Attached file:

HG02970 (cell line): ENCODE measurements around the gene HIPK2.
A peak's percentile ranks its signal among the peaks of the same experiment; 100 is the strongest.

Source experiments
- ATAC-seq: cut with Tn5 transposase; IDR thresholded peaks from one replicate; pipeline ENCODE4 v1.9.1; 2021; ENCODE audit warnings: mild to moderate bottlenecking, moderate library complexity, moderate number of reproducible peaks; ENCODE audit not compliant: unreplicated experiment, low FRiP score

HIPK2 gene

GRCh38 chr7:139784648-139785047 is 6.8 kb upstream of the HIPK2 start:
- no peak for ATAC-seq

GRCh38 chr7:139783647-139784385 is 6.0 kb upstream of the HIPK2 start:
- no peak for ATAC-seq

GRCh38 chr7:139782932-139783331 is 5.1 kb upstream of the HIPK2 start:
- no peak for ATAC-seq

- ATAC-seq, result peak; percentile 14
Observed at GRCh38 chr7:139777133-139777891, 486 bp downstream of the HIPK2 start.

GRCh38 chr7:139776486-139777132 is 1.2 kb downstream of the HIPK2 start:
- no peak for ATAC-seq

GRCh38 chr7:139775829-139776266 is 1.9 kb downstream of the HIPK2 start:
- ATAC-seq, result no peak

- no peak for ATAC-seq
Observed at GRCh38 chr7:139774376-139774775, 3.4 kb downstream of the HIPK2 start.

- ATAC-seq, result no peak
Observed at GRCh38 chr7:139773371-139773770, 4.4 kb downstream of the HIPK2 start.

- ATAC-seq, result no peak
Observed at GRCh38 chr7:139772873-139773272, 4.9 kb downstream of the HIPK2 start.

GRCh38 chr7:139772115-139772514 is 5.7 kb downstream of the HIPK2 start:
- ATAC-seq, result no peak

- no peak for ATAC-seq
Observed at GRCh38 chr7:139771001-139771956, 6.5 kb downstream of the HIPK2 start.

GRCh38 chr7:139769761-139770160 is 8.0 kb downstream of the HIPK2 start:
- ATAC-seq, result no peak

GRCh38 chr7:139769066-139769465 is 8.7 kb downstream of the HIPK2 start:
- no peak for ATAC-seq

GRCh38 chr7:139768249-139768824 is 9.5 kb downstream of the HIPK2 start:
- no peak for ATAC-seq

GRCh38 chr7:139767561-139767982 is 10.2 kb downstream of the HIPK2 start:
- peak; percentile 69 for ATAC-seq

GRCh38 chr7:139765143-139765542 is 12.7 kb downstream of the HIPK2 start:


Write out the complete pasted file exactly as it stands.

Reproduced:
HG02970 (cell line): ENCODE measurements around the gene HIPK2.
A peak's percentile ranks its signal among the peaks of the same experiment; 100 is the strongest.

Source experiments
- ATAC-seq: cut with Tn5 transposase; IDR thresholded peaks from one replicate; pipeline ENCODE4 v1.9.1; 2021; ENCODE audit warnings: mild to moderate bottlenecking, moderate library complexity, moderate number of reproducible peaks; ENCODE audit not compliant: unreplicated experiment, low FRiP score

HIPK2 gene

GRCh38 chr7:139784648-139785047 is 6.8 kb upstream of the HIPK2 start:
- no peak for ATAC-seq

GRCh38 chr7:139783647-139784385 is 6.0 kb upstream of the HIPK2 start:
- no peak for ATAC-seq

GRCh38 chr7:139782932-139783331 is 5.1 kb upstream of the HIPK2 start:
- no peak for ATAC-seq

- ATAC-seq, result peak; percentile 14
Observed at GRCh38 chr7:139777133-139777891, 486 bp downstream of the HIPK2 start.

GRCh38 chr7:139776486-139777132 is 1.2 kb downstream of the HIPK2 start:
- no peak for ATAC-seq

GRCh38 chr7:139775829-139776266 is 1.9 kb downstream of the HIPK2 start:
- ATAC-seq, result no peak

- no peak for ATAC-seq
Observed at GRCh38 chr7:139774376-139774775, 3.4 kb downstream of the HIPK2 start.

- ATAC-seq, result no peak
Observed at GRCh38 chr7:139773371-139773770, 4.4 kb downstream of the HIPK2 start.

- ATAC-seq, result no peak
Observed at GRCh38 chr7:139772873-139773272, 4.9 kb downstream of the HIPK2 start.

GRCh38 chr7:139772115-139772514 is 5.7 kb downstream of the HIPK2 start:
- ATAC-seq, result no peak

- no peak for ATAC-seq
Observed at GRCh38 chr7:139771001-139771956, 6.5 kb downstream of the HIPK2 start.

GRCh38 chr7:139769761-139770160 is 8.0 kb downstream of the HIPK2 start:
- ATAC-seq, result no peak

GRCh38 chr7:139769066-139769465 is 8.7 kb downstream of the HIPK2 start:
- no peak for ATAC-seq

GRCh38 chr7:139768249-139768824 is 9.5 kb downstream of the HIPK2 start:
- no peak for ATAC-seq

GRCh38 chr7:139767561-139767982 is 10.2 kb downstream of the HIPK2 start:
- peak; percentile 69 for ATAC-seq

GRCh38 chr7:139765143-139765542 is 12.7 kb downstream of the HIPK2 start: